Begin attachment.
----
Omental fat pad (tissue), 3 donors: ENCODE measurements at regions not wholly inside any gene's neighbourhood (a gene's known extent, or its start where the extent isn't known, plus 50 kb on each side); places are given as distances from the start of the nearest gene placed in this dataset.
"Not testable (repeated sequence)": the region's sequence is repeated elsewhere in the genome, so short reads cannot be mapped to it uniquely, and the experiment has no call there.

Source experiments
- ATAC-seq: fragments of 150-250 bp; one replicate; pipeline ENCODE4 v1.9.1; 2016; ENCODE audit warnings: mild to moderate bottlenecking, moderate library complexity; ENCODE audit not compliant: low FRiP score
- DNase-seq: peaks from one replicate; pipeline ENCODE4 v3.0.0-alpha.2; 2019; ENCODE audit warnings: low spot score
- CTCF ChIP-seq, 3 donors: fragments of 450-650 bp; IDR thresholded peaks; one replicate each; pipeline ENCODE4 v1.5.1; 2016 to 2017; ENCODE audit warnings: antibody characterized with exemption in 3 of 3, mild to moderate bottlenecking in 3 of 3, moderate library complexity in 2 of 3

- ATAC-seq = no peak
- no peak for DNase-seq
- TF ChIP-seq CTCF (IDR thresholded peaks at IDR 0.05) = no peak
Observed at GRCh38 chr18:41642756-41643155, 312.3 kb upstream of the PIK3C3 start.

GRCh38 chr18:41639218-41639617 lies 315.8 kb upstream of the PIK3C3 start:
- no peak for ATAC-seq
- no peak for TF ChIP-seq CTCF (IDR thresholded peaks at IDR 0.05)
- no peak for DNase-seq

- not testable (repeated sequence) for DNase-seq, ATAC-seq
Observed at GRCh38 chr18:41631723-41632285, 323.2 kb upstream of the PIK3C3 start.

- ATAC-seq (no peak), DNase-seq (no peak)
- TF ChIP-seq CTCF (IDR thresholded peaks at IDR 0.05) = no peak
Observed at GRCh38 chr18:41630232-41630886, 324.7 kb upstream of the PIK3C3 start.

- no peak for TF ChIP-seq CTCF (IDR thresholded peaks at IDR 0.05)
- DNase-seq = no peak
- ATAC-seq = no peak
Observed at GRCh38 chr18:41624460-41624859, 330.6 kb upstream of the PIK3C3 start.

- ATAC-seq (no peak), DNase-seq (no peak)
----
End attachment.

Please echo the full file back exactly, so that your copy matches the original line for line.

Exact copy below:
Omental fat pad (tissue), 3 donors: ENCODE measurements at regions not wholly inside any gene's neighbourhood (a gene's known extent, or its start where the extent isn't known, plus 50 kb on each side); places are given as distances from the start of the nearest gene placed in this dataset.
"Not testable (repeated sequence)": the region's sequence is repeated elsewhere in the genome, so short reads cannot be mapped to it uniquely, and the experiment has no call there.

Source experiments
- ATAC-seq: fragments of 150-250 bp; one replicate; pipeline ENCODE4 v1.9.1; 2016; ENCODE audit warnings: mild to moderate bottlenecking, moderate library complexity; ENCODE audit not compliant: low FRiP score
- DNase-seq: peaks from one replicate; pipeline ENCODE4 v3.0.0-alpha.2; 2019; ENCODE audit warnings: low spot score
- CTCF ChIP-seq, 3 donors: fragments of 450-650 bp; IDR thresholded peaks; one replicate each; pipeline ENCODE4 v1.5.1; 2016 to 2017; ENCODE audit warnings: antibody characterized with exemption in 3 of 3, mild to moderate bottlenecking in 3 of 3, moderate library complexity in 2 of 3

- ATAC-seq = no peak
- no peak for DNase-seq
- TF ChIP-seq CTCF (IDR thresholded peaks at IDR 0.05) = no peak
Observed at GRCh38 chr18:41642756-41643155, 312.3 kb upstream of the PIK3C3 start.

GRCh38 chr18:41639218-41639617 lies 315.8 kb upstream of the PIK3C3 start:
- no peak for ATAC-seq
- no peak for TF ChIP-seq CTCF (IDR thresholded peaks at IDR 0.05)
- no peak for DNase-seq

- not testable (repeated sequence) for DNase-seq, ATAC-seq
Observed at GRCh38 chr18:41631723-41632285, 323.2 kb upstream of the PIK3C3 start.

- ATAC-seq (no peak), DNase-seq (no peak)
- TF ChIP-seq CTCF (IDR thresholded peaks at IDR 0.05) = no peak
Observed at GRCh38 chr18:41630232-41630886, 324.7 kb upstream of the PIK3C3 start.

- no peak for TF ChIP-seq CTCF (IDR thresholded peaks at IDR 0.05)
- DNase-seq = no peak
- ATAC-seq = no peak
Observed at GRCh38 chr18:41624460-41624859, 330.6 kb upstream of the PIK3C3 start.

- ATAC-seq (no peak), DNase-seq (no peak)